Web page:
INTRODUCTION: In the pharmaceutical industry, residual solvents are defined as organic volatile chemicals that are produced during the manufacturing of active pharmaceutical ingredients or derived directly from the packaging of the pharmaceuticals. Residual solvents do not provide any therapeutic benefits and should be removed where possible. Quality assurance laboratories routinely test products for the presence of residual solvents. The United States Pharmacopeia (USP) method 467 is the harmonised test method for the identification and quantification of the organic volatile impurities by gas chromatography. USP 467 details three classes of solvents, in accordance to their health hazards. Additionally, the analytical method is split into two procedures; procedure A is for the identification of the residual solvents at the limit of detection whereas procedure B is for the confirmation of the analyte
identity.

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The Determination of Vehicle Emissions in Exhaust Gases and Ozone Precursors in Ambient Air with a Built-in Preconcentrator/GC System, May 2019.1 [AN005]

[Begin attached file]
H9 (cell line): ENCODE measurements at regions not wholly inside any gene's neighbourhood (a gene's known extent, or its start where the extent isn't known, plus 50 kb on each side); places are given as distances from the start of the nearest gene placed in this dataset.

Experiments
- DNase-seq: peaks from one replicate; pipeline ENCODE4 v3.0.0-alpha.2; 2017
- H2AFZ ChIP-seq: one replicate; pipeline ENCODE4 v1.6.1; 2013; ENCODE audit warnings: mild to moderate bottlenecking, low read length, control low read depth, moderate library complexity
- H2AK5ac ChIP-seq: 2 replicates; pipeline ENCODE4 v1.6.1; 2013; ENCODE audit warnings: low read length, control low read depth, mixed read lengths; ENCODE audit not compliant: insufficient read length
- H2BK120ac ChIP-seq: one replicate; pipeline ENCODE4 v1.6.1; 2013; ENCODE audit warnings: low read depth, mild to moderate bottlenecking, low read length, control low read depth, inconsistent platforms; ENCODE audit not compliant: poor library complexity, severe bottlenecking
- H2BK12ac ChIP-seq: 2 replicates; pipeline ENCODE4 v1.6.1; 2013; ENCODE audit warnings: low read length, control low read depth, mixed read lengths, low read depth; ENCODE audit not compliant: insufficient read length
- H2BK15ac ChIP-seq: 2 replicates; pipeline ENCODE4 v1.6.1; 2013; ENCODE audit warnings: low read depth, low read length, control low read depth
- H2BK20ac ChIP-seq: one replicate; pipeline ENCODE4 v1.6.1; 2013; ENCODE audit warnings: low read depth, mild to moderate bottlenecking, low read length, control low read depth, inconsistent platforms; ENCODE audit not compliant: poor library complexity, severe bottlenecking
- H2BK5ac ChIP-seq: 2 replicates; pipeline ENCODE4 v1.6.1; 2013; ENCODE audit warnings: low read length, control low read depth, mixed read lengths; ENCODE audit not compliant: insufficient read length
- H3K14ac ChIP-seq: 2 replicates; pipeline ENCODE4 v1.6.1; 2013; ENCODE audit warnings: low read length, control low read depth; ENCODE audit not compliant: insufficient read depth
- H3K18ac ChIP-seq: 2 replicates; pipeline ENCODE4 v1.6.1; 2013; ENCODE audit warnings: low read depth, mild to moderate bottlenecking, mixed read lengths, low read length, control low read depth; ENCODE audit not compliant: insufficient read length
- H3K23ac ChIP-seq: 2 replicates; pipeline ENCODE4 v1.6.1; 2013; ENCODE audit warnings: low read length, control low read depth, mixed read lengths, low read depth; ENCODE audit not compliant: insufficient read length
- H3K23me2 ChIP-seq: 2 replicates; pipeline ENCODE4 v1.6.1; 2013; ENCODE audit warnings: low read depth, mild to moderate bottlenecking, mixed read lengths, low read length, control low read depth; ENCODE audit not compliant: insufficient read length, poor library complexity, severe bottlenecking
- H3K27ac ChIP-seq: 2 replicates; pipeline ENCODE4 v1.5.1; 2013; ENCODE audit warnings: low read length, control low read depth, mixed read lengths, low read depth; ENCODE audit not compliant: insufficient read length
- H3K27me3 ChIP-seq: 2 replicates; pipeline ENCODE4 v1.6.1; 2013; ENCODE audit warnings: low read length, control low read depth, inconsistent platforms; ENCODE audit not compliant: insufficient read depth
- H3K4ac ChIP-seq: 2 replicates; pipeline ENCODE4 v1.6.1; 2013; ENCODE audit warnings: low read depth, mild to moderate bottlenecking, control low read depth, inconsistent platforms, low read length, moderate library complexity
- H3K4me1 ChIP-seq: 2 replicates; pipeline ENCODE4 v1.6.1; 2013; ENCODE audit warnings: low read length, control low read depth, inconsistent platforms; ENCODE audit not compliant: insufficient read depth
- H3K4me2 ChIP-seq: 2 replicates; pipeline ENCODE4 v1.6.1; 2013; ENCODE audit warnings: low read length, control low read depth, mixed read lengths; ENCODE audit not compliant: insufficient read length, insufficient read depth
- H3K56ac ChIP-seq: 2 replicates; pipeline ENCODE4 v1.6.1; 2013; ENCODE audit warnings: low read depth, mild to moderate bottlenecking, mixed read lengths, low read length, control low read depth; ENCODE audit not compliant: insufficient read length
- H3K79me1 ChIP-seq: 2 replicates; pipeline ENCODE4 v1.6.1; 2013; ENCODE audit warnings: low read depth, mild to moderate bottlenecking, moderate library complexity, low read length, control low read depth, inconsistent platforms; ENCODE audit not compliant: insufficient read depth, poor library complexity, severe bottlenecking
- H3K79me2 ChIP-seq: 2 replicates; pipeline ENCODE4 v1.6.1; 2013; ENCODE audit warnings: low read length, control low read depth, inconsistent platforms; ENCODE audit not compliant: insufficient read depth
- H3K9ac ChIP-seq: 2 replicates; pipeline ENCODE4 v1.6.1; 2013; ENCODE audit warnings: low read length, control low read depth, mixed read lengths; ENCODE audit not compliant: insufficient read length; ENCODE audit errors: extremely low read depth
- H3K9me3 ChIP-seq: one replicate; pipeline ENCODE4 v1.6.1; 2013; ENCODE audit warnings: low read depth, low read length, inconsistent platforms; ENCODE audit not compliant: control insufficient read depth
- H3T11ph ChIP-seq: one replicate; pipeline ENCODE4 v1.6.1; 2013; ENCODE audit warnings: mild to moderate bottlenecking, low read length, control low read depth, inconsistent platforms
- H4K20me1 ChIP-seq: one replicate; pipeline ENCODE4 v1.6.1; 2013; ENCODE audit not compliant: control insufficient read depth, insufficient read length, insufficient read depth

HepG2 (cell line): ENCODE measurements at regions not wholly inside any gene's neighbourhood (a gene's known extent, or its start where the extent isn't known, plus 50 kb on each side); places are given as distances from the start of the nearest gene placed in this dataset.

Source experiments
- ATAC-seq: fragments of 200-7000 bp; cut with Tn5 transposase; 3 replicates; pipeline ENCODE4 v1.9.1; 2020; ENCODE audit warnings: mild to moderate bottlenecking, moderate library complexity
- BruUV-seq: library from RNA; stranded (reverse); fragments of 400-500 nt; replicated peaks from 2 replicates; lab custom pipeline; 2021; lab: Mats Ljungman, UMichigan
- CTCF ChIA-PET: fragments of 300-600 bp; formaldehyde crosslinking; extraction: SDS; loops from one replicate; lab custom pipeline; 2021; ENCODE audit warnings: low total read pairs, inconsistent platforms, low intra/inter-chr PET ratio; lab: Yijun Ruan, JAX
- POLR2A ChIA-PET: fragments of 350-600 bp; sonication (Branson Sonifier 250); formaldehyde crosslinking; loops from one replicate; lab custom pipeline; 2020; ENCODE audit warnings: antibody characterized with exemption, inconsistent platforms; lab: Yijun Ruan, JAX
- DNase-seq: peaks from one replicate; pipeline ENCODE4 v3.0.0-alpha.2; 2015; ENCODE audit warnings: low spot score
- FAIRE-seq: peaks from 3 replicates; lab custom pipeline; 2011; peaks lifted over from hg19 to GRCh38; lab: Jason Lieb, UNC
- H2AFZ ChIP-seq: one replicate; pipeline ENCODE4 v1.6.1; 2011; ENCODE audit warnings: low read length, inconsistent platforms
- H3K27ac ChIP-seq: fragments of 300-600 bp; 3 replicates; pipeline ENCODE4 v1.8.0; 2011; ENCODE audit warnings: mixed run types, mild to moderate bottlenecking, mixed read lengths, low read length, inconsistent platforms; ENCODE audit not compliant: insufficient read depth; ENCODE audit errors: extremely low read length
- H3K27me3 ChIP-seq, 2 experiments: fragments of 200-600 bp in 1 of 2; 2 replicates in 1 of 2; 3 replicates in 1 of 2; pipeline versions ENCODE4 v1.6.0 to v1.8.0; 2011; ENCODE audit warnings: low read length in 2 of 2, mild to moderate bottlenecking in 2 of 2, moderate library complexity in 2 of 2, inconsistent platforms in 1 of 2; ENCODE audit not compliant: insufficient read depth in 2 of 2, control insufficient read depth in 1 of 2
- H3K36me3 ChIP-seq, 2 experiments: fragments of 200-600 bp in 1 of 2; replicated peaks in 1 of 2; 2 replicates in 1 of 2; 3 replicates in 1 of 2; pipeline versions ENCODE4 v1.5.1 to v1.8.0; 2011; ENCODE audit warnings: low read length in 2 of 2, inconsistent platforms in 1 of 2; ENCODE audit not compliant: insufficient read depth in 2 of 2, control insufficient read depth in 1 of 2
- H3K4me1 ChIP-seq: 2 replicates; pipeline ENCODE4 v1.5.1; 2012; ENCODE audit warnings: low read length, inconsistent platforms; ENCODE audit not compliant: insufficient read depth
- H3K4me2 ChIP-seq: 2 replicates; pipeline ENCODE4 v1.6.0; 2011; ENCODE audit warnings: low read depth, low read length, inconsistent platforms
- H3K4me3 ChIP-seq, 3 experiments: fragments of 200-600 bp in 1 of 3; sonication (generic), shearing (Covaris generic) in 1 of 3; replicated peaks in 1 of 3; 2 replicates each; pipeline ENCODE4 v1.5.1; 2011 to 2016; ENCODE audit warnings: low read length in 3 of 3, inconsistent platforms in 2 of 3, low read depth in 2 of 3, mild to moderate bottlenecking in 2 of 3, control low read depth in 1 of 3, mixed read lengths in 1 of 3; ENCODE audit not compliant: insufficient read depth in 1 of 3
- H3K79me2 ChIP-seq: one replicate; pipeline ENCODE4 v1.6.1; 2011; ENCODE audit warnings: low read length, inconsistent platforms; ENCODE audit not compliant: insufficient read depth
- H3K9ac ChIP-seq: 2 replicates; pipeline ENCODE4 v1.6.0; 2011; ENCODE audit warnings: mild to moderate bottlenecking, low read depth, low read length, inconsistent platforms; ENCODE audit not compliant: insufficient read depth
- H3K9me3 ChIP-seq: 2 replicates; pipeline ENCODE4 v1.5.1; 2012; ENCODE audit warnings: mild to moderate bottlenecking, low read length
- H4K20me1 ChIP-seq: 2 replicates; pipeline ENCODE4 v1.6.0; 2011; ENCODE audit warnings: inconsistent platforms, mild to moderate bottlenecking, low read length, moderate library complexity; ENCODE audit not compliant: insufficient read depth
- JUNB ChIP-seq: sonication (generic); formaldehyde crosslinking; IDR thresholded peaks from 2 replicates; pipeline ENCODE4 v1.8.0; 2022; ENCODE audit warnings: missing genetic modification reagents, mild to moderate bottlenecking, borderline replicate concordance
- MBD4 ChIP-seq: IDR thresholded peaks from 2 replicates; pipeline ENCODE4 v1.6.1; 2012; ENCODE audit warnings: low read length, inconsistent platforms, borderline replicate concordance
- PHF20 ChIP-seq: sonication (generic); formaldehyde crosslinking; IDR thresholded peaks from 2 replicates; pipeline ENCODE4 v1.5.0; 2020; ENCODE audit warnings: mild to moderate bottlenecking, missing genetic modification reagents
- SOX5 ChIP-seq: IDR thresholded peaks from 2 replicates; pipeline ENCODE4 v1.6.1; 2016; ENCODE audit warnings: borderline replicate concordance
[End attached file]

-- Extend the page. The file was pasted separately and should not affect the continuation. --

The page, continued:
Internal combustion engine emissions are comprised of a long list of organic compounds from C2 to C12 hydrocarbons. Major sources of these are automobiles and trucks with lesser sources including industrial emissions and home powered tools such as lawnmowers and leaf blowers. These emissions are considered as ozone precursors in the ambient air since under atmospheric conditions in the summer months, they can interact with nitrogen oxides
in the presence of sunlight to produce ozone, a criteria air pollutant under the United States Clean Air Act (1970).

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The Mini Gas Splitter: SCION’s Special Tool to Improve Analytical Accuracy [AN0028]